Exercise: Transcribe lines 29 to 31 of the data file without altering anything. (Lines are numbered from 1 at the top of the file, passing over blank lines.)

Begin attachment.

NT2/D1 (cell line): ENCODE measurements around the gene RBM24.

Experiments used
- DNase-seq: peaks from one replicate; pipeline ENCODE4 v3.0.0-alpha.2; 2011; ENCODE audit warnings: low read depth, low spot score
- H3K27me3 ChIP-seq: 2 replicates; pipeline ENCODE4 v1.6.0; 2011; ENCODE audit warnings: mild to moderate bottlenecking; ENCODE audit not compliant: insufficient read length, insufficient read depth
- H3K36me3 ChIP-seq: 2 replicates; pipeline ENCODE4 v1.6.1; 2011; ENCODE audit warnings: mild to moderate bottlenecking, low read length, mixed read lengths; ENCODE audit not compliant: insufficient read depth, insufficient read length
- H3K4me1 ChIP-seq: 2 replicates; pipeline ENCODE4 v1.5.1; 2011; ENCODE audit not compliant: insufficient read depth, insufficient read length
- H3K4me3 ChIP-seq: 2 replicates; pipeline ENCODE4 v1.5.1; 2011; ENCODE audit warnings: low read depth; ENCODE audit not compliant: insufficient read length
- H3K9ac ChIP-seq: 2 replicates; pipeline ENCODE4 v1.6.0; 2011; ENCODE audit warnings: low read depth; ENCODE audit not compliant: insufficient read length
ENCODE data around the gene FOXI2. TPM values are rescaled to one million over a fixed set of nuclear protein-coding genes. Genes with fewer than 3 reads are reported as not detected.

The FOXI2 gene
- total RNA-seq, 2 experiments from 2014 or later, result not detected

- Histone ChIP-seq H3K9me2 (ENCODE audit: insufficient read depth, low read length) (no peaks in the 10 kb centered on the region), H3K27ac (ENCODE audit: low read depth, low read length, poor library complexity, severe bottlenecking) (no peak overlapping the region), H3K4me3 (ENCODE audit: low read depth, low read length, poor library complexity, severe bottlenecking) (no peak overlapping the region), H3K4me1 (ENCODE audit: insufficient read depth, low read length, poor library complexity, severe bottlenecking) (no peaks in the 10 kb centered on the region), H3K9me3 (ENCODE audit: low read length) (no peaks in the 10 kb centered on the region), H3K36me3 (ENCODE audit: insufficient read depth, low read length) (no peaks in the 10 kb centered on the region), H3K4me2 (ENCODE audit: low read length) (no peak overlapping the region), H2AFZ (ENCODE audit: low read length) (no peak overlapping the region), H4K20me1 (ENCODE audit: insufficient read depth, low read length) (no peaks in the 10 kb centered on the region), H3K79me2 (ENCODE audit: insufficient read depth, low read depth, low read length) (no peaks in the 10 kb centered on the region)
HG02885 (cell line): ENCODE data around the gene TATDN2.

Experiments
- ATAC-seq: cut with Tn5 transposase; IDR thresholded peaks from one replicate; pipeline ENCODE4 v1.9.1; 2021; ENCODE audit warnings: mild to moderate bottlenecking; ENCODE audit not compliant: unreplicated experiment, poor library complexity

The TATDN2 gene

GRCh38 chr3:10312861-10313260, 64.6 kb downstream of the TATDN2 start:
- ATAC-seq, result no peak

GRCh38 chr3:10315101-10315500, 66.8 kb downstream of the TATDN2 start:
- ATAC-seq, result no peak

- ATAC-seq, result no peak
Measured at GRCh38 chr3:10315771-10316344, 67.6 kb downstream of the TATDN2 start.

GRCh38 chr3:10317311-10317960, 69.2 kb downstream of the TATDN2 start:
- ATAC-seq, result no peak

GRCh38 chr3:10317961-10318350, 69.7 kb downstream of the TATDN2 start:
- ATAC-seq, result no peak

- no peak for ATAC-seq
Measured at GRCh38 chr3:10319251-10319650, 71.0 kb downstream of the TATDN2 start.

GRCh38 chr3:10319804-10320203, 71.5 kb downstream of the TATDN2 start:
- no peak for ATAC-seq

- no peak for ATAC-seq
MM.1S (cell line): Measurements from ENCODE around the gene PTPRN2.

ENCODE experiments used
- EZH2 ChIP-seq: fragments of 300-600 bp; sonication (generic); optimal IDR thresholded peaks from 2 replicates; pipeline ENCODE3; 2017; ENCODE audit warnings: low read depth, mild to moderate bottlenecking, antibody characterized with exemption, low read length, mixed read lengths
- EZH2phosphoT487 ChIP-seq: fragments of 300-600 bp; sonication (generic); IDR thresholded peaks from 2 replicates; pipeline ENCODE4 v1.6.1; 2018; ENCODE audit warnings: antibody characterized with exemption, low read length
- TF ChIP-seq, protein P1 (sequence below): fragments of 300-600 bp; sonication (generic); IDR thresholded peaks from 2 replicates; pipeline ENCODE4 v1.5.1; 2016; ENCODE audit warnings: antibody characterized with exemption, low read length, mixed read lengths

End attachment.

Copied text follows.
GRCh38 chr3:10319804-10320203, 71.5 kb downstream of the TATDN2 start:
- no peak for ATAC-seq

- no peak for ATAC-seq